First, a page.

Silence, or at least no interview: Some words of encouragements and compliments can be welcome. Though, questions can become too much to process and force you to switch on your neocortex and burst your birth bubble.

5. All 5 senses are very receptive


  • Massage: Massage is a nice way to disconnect, let go, let the oxytocin flow.

  • Caress: Gentle and light touch all other the body.

  • Hair brushing or hair braiding: It feels so good to be taken care of. It can give goose bumps.

  • Nipple stimulation: this can simply been achieved by the birthing person, the partner, an older child breastfeeding or even a breast pump.

  • Clitoral stimulation: this can be performed by the birthing person, the partner, or with the help of a sextoy (waterproof if used in the tub). It is possible to ask privacy to the midwives in case of a hospital birth.

  • Warmth: The temperature of the room, a warm bag of wheat and a blanket and wooly socks if needed. If you have access to a sauna, you can also sit there and relax at a comfortable temperature for you. The idea is not to sweat but liberate tensions. Don’t use sauna if you have high blood pressure.

  • Water: Shower, tub, a bucket of warm water (about 37,5 degrees Celsius) falling on the shoulders and all along the back like a waterfall, the feeling of floating and defying the laws of gravity, can be ecstatic.


  • Agreeable smells: Lavender essential oil (with a carrier oil, on the skin), fresh flowers, pancakes, whatever brings positive thoughts or pleasant memories. It can also be the plush toy of your older child or your own bedroom pillow.


  • Nice taste in mouth: if you hungry and thirsty, eat and drink. Dark chocolate is a good relaxant. I encourage the use of coconut water, filled with electrolytes and an exotic island trip. If you are not thirsty: drink or suck ice. If you feel nauseous, peppermint can help: essential oil drops on an handkerchief or a pastil to suck. You can of course brush your teeth to keep fresh (and offer a chewing gum to your support person). I wouldn’t recommend a chewing gum during labour (it tends to develop tension in the jaws) but according to studies it can be beneficial right after birth (the digestive system is activated faster, the recovery is accelerated especially after a c-section.)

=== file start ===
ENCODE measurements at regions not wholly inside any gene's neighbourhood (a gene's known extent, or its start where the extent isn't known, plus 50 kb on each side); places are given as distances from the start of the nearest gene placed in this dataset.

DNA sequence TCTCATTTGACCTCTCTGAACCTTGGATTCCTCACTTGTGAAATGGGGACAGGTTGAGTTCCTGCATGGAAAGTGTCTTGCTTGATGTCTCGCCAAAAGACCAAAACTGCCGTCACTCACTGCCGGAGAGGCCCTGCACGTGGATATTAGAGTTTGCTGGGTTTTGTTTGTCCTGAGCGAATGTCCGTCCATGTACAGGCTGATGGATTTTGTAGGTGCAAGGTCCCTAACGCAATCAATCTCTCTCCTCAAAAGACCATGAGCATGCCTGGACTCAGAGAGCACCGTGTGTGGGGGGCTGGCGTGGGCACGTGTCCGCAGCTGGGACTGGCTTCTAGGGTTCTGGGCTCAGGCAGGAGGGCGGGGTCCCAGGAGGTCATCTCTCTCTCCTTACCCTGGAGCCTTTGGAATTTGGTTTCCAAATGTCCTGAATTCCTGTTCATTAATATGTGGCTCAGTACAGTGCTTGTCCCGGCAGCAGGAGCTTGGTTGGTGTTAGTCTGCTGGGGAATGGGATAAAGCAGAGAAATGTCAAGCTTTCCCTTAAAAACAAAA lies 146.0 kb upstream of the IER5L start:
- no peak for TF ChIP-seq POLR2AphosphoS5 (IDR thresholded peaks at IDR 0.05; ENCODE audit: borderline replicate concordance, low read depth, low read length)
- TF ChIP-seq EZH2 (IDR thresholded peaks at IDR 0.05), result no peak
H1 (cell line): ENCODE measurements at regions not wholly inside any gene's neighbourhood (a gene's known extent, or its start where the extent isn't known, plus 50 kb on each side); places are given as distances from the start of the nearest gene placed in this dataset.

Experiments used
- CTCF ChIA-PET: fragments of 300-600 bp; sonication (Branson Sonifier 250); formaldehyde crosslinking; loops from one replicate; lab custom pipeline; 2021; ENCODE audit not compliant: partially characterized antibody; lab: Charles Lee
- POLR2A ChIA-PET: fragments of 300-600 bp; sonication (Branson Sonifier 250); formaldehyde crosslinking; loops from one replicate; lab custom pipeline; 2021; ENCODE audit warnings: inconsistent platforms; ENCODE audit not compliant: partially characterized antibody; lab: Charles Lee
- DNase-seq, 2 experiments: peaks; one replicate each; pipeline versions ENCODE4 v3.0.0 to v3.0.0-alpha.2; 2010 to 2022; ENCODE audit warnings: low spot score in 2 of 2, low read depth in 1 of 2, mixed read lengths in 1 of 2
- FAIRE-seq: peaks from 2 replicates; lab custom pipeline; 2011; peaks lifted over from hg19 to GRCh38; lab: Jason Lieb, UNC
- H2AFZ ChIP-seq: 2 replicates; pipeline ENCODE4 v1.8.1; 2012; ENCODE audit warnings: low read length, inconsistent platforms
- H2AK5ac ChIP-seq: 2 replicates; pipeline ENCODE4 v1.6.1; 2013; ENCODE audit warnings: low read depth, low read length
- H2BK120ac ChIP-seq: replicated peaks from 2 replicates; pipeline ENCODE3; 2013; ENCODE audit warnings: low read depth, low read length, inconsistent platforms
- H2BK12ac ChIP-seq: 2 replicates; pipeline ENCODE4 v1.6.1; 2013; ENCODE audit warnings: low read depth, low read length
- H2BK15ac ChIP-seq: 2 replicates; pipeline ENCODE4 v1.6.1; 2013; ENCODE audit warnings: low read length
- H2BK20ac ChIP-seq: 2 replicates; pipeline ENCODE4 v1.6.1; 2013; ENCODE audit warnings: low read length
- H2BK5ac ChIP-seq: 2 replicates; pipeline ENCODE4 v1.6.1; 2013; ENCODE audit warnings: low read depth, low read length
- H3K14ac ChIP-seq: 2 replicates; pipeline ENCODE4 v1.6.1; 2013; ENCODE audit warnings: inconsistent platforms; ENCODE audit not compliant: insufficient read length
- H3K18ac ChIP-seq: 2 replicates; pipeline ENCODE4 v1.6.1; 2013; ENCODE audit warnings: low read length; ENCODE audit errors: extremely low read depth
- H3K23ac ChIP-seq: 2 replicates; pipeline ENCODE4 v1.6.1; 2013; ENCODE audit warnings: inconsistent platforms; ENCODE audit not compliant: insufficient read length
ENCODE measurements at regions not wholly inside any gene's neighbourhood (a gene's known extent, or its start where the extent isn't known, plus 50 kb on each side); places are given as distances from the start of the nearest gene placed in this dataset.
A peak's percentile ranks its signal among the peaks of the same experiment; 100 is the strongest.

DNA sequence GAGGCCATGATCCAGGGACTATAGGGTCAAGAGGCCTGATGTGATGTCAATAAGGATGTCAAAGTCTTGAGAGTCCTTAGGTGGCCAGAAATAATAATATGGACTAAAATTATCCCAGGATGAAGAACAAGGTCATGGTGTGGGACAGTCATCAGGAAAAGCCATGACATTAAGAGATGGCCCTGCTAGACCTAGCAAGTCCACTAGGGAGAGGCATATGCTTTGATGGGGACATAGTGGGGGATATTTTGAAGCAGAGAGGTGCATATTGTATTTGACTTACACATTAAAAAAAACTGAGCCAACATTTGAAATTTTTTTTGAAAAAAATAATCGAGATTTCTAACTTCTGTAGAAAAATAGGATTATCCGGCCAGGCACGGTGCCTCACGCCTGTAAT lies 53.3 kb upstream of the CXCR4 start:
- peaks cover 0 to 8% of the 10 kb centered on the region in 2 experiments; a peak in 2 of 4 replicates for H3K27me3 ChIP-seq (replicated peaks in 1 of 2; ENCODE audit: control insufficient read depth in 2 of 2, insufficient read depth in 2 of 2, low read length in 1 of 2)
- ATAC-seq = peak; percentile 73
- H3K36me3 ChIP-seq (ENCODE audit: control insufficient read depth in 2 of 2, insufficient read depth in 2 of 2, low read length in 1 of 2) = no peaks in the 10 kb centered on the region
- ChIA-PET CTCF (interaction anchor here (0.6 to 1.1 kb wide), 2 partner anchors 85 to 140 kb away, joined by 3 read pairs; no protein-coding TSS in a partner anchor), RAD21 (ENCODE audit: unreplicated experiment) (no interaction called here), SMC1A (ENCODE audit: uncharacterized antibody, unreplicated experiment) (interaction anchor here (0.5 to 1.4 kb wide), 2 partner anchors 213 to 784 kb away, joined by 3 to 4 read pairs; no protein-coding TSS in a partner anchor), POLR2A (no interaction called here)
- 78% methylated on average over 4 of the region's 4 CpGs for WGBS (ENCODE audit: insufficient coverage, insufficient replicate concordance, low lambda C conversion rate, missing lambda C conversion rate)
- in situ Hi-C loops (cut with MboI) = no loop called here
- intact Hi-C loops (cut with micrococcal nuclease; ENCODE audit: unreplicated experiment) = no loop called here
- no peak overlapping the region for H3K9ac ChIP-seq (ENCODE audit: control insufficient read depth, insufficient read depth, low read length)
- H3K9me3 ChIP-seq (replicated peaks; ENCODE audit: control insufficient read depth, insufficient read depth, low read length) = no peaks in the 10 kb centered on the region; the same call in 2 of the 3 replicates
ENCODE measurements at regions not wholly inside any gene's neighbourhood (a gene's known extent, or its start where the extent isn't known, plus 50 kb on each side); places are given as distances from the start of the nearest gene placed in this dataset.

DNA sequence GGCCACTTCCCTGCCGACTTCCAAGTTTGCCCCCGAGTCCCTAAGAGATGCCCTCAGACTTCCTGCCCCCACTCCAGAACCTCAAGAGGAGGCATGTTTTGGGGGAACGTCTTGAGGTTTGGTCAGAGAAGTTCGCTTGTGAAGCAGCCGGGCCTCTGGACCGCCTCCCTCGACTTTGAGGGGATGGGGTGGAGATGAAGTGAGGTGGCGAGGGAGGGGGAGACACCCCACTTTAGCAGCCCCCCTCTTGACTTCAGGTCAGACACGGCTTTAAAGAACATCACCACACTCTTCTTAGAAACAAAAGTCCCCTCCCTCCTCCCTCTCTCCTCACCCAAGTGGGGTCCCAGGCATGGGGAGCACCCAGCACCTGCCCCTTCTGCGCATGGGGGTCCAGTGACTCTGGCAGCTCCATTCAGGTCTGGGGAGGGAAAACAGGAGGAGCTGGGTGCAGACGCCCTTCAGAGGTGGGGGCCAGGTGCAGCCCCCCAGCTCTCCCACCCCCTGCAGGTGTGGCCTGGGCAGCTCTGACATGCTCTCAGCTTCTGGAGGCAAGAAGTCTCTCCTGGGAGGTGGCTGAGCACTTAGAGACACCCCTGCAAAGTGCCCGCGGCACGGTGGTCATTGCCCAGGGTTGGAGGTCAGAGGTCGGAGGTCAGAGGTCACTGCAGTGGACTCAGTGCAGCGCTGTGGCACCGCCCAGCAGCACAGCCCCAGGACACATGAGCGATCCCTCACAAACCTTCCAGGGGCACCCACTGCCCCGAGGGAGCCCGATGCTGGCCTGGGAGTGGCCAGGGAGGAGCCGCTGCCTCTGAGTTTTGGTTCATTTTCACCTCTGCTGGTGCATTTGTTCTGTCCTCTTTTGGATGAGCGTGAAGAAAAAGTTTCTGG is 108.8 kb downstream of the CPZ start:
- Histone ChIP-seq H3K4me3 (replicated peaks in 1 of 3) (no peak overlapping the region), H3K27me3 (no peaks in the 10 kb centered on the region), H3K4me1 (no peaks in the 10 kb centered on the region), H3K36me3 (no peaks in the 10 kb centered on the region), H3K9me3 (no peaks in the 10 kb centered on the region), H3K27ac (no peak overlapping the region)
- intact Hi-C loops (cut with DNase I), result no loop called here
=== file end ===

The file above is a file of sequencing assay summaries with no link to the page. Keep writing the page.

• Silence brings clarity and transparence for most people. It brings serenity and calm.

  • For some people silence can create anxiety, brings back memories of loneliness or emptiness. For those people, and some others, music can help fill the room with a vibrant energy. Notes can be a gentle and non-invasive company. They can also support the 3 Rs in labour: Relaxation, Rhythm and Ritual. It can help entering the “labour transe”.

  • Lyrics can disturb if they differ from mantras. The idea is to let the brain rest, let the mind escape.

  • Hospital sounds can inhibit this evasion. Sensors can slide, monitors can beep and worry unnecessarily. The monitoring sounds can be shut while still recording the baby’s heartbeat. In most cases monitoring doesn't have to be on-going. Studies show that continuous foetal heart monitoring during labor (vs hands-on listening) increases the rate of c-sections.


  • At home, you have your marks and the place is yours, you feel free. You can decorate as much as you want, you reign in your realm.

  • In an hospital setting, the room is usually white, which brings calm and neutrality. But a few artefacts can make you act in a conditioned manner: if the first thing you see is a bed in the middle of the room, you might be tempted to lie on it as if it was expected from you. If the light is on, you might feel unauthorised to switch it off. If you are given an hospital gown you might feel owned by the institution you stepped in and unconsciously act in accordance to this idea. To be at ease and feel “at home” you are allowed to bring along personal items: your own nightgown, your socks, a picture of your grandmother, an amulet, a lucky charm, your electric candles, your ukulele or your hummus sandwich if you feel like it.

  • Sight is a sense that easily activates the neocortex, triggering memories or suggesting the interpretation of a vision. Closing the eyes or using an eye mask can help you stay in tune with your instinct.

6. Mammal instinct: your 6th sense awakes

Be wild! Photo by David Clode on Unsplash
  • The archaic brain rules: Thoughts can block the process. Let’s make room for intuition and spontaneity. The birthing person often develops a sort of omniscience during labour and birth. If sight becomes blurry or sounds become diffused, the birthing person feels the energies, the synergies and knows what is happening in the room.